. . . the truth of what I'm saying should be self-evident.

By that I mean, you can be a genuine progressive interested in peace and think this award is a travesty on progressive grounds, and also not think that the Rush Limbaugh/GOP attacks about this award from the right are valid at all. Likewise, you can think this award is a travesty and simultaneously hope that one day President Obama truly ends up building a record deserving of such an award. You can even think this award is a travesty and think Obama is on the way to building up such a record, but is undeserving of the award because he's only been president for 9 months and hasn't yet proven himself a Nobel-level peacemaker.

So the fact that the Democratic National Committee is calling everyone who opposes the Nobel committee's decision a terrorist is, in a word, disgusting. I know the DNC is responding to Republicans (whose basis for opposing the Nobel prize to Obama I disagree with), but by saying all critics of the Nobel award and of Obama's record (or lack thereof) are terrorists by virtue of their opposition is just sick and wrong.

If we are going to build a real movement, we have to resist that kind of nonsense wherever it comes from.

Read the rest of this sterling argument here. On another note we have Swiftspeech's No. 44 quoting Chris Floyd who wants you to know that:

Floyd encapsulates perfectly why Obama’s Nobel Peace Prize award is a disgusting farce, an insult to those who really are fighting for peace in the world, and just another reminder that the Nobel Peace Prize represents little more than a gaggle of back-slapping elitists who bestow awards upon each other so that they can pose as global saviors to the public when in reality they are mostly a bunch of crooks, con-artists and deceivers.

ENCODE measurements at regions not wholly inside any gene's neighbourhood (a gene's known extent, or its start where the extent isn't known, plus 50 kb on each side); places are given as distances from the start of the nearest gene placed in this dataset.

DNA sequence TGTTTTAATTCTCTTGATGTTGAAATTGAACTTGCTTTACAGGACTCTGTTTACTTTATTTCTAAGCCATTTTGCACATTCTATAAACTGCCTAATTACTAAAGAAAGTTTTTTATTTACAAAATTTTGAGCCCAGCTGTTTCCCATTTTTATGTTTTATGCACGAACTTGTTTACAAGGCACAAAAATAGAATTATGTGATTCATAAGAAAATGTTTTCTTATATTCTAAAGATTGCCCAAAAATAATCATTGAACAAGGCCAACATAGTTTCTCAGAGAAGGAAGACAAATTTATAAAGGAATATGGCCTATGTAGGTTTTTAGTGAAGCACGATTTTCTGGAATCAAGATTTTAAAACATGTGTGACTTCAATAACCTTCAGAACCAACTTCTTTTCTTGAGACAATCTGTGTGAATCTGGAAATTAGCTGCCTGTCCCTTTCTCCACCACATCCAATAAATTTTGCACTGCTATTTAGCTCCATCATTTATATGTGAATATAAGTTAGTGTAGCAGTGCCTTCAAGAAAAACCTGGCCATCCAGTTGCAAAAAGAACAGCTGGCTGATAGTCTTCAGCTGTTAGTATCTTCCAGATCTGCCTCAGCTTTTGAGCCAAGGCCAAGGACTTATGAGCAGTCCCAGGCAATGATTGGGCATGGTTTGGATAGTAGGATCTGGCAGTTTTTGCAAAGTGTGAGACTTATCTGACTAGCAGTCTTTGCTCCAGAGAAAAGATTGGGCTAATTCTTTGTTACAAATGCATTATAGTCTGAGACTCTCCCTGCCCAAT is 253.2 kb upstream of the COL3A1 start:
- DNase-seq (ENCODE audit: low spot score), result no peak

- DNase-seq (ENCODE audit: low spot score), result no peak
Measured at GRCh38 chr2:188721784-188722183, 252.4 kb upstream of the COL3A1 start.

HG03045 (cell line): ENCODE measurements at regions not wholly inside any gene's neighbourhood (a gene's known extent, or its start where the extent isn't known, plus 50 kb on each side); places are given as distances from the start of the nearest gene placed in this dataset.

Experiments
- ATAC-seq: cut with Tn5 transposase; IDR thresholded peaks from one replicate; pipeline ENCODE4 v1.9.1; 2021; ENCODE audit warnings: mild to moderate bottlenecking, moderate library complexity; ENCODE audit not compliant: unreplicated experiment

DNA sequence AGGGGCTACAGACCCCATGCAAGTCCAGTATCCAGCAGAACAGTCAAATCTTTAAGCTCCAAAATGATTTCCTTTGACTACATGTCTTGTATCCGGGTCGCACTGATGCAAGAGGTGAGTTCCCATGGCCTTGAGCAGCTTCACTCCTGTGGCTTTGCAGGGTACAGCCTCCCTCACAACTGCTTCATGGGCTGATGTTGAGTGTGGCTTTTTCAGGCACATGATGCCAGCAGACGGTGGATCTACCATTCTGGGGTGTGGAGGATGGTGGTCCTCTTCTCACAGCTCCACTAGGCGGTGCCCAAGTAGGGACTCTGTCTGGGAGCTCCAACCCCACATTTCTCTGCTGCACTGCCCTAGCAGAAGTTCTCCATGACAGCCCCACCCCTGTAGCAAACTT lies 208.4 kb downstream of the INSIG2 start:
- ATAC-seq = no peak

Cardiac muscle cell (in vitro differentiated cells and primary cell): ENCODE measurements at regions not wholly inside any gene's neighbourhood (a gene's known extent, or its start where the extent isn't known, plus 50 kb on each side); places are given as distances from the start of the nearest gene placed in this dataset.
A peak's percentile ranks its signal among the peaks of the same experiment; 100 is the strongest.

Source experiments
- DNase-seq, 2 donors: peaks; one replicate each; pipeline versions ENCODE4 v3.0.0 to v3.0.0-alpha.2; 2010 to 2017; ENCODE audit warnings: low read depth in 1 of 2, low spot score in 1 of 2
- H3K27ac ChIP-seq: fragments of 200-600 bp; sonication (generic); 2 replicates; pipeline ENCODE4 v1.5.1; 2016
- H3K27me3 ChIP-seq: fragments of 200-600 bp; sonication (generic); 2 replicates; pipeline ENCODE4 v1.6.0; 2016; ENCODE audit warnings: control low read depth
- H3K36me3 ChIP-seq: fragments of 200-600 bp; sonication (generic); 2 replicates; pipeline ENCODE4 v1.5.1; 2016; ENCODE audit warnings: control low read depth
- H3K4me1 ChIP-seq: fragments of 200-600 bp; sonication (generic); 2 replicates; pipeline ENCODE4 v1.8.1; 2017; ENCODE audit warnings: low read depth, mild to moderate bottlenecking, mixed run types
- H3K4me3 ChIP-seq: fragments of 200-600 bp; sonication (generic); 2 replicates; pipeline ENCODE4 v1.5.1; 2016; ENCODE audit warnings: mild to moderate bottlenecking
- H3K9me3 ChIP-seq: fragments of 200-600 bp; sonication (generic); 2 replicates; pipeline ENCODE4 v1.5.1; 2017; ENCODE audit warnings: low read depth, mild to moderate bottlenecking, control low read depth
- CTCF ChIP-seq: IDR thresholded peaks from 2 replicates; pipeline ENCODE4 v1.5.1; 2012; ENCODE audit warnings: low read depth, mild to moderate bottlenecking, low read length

Glenn Greenwald (my hero!) has a slightly lighter touch (although perhaps not that light (but certainly appropriate)): (emphasis marks added - Ed.)

People who live in regions that have long been devastated by American weaponry don't have the luxury of being dazzled by pretty words and speeches. They apparently - and rationally - won't believe that America will actually change from a war-making nation into a peace-making one until there are tangible signs that this is happening. It's because that has so plainly not yet occurred that the Nobel Committee has made a mockery out of their own award. But far more important than the lack of actual accomplishments are some of the policies over which Obama has presided that are the very opposite of peace. Already this year, he not only escalated the American war in Afghanistan, but has ordered air raids that have produced things like this:

That was from a May airstrike in which over 100 Afghan civilians were killed by American jets - one of many similar incidents this year, including one only a week ago that killed 9 Afghan civilians. How can someone responsible for that, and who has only escalated that war, possibly be awarded the Nobel Peace Prize in the very same year that he did that? Does that picture above look like the work of a Nobel Peace laureate? Does this, from the May airstrike?